Can I rename a rescue dog?

Can I rename a dog that I receive at a shelter?

I want to adopt an adult dog from a shelter. While browsing some of the ones available, I am not always thrilled with the names they are given.

Is it possible to rename a dog to respond to a new name? And if so, is that okay with the dog, or is it better for the dog's welfare if it continues to be called by its original name?


It doesn't really matter. It's a training thing. You can get the dog to respond to either name. This can take some time, especially with older dogs.

We adopted our second dog from a shelter and it was so tied to his name that he was afraid to hear it. So there was no question of changing it.

If you think about it, practicing a new name basically just means practicing a new command / word for "Hey, attention".

Dogs respond more to the vowels than to the consonants. If you change the name but keep the same (or similar) vowel tones, chances are it will be completely seamless.

My uncle has a rescue dog named Sasha. My uncle was mentally challenged and had some pronunciation problems. So he started by sounding more like "Shasha". He and my mother decided to rename her "Tasha" which he could pronounce. The dog never noticed the difference.

A few years ago, the names of my grandmother's dog, my uncle's previous dog, and my sister's were a bigger problem. My sister's name is Jenny, my uncle's dog was called Penny, and my grandmother's dog was officially called Venus, but it was always called Venny. My sister could of course hear her own name, so she didn't come when the dogs were called. But if someone calls my sister, usually both dogs will arrive too!

Or, of course, you can train them to recognize an entirely new name, as Mario says. This will take a little more effort, but it's not too difficult.

Yes, both Gram and Mario have great answers on how to change the name a dog already recognizes

But many of the names that pet animals have are not the names they grew up with. If the pet was given by the owner who provided the name when the pet was brought in, AND if that name was not entirely inappropriate, the pet is likely using its "given" name. Usually, a handover form is filled out by the person bringing the pet. You can usually see this in the properties I've worked with. A copy of it can even come with the pet.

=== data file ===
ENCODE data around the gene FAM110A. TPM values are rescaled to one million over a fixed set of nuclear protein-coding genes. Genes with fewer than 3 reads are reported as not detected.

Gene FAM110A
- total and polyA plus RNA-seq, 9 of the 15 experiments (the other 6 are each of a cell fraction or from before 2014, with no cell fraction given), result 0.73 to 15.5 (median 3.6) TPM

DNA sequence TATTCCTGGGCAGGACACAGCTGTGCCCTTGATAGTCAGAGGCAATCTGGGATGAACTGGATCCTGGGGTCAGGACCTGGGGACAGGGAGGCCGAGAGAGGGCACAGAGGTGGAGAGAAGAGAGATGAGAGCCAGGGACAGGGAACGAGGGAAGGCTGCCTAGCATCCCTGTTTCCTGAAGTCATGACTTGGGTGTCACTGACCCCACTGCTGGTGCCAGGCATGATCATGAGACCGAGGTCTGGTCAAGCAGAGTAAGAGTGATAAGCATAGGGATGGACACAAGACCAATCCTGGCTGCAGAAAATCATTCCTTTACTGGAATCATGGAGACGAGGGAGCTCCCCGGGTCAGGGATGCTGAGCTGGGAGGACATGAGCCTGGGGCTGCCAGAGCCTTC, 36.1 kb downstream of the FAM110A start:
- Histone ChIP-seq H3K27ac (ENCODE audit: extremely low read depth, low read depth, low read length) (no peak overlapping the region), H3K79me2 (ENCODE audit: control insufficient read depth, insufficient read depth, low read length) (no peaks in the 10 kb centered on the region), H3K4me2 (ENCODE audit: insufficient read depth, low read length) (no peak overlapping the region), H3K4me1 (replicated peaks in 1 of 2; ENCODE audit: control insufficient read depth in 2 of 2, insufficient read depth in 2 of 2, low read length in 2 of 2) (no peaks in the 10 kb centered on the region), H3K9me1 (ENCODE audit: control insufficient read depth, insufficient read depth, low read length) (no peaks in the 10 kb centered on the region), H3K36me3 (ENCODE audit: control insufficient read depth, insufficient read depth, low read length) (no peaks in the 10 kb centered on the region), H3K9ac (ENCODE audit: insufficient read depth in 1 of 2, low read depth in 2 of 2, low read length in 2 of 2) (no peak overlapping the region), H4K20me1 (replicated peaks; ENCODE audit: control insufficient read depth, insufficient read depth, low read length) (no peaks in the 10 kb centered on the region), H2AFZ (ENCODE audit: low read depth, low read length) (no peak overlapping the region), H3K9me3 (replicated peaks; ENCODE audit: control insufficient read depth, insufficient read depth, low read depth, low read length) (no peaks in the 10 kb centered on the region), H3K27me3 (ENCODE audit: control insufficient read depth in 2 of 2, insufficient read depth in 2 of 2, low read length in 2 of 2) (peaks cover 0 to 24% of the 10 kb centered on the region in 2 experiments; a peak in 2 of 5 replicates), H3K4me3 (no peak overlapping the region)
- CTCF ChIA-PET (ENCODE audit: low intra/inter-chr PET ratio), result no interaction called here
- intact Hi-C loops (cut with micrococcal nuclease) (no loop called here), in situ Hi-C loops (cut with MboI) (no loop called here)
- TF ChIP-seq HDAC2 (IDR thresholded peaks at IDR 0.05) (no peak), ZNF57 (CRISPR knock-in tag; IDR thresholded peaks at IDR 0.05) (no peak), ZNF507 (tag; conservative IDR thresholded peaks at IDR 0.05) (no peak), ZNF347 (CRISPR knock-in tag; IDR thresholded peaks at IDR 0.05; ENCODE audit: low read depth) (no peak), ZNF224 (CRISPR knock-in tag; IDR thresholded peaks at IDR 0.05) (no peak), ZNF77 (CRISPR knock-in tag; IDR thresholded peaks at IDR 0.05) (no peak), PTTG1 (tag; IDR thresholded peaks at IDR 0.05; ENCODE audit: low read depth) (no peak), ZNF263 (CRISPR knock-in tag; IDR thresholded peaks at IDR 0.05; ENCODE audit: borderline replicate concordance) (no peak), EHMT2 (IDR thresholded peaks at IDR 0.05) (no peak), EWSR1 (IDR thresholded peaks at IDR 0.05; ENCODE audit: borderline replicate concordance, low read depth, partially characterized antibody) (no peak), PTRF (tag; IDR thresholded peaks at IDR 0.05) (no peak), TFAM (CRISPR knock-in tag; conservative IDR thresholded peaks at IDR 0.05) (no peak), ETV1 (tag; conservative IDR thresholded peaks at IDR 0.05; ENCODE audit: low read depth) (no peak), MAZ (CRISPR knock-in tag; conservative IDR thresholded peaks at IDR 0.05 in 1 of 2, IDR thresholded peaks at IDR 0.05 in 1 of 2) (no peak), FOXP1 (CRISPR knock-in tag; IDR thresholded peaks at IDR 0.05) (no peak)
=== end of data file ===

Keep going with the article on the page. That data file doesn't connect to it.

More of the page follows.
Many pets come to animal shelters without a story.

If the pet is using a name it was given when it arrived at the shelter, it is likely that it has not yet recognized it. You can easily change it until whatever you find most suitable.

New life, new name, new home, happiness forever in the new home forever.

From personal experience I don't think it really matters, it's just a matter of time before the dog is trained to respond to a new name. I saved my staff who were 3 years old at the time and were originally called Didi. It only took a few months for her to fully get used to her new name, Luna. I've had her for 3 years now and she doesn't even answer when I say her previous name - Didi. Some dogs may be different, but in my experience that wasn't a big problem.

The dog has to adapt to you, your family, and a new home. During this time they will be adjusted to the new name if you want a new name. Learning a name is no harder than learning a command like sit.

I used to groom with a local adoption agency (they moved). Foster looked after the dog Monday through Friday and the dog was seen at the agency on the weekends. A dog could be tried or brought back - they didn't want a dog with a poor fit. I raised a girl named Kitty who was just a mess. I had them for 8 weeks and during that time 2 attempts brought them back. The agency ended up saying that you would just take her how she loves you and turn down anyone else. I said ok but i won't care and they said fair enough. I gave her a stage name from Miss K and she responded to both of them.

The criticality of this really depends on the dog. I currently have a Lab / Beagle that I inherited. I trained her to be fully eligible for therapy (PP B +) ... but she is not "smart". I love her, but she doesn't really understand her "name". She understands and responds strongly to a very specific pipe that I use to call her out in the wild. She's pretty sure that's her "name". Which makes sense since it's way more pronounced than "words". She is also more responsive to hand signals than to verbal commands.

That means ... I had and know dogs that recognize their English name immediately. From 1 year. With such a smart and socially attentive dog, if you name him otherwise, they are sure to adapt in no time. The only downside I can think of is getting confused when they hear their old "name". Not a big deal in my opinion as long as no one is actively calling them by their old names.

In my experience, dogs are poor at differentiating words. You pay attention to the context, intonation, body language and the number of syllables. If you say something similar to the intonation of your dog's calling, they are likely to come towards you.

Of course there are exceptions. Some dogs are better than others in this regard. However, the average dog doesn't care.

We use cookies and other tracking technologies to improve your browsing experience on our website, to show you personalized content and targeted ads, to analyze our website traffic, and to understand where our visitors are coming from.

By continuing, you consent to our use of cookies and other tracking technologies and affirm you're at least 16 years old or have consent from a parent or guardian.

You can read details in our Cookie policy and Privacy policy.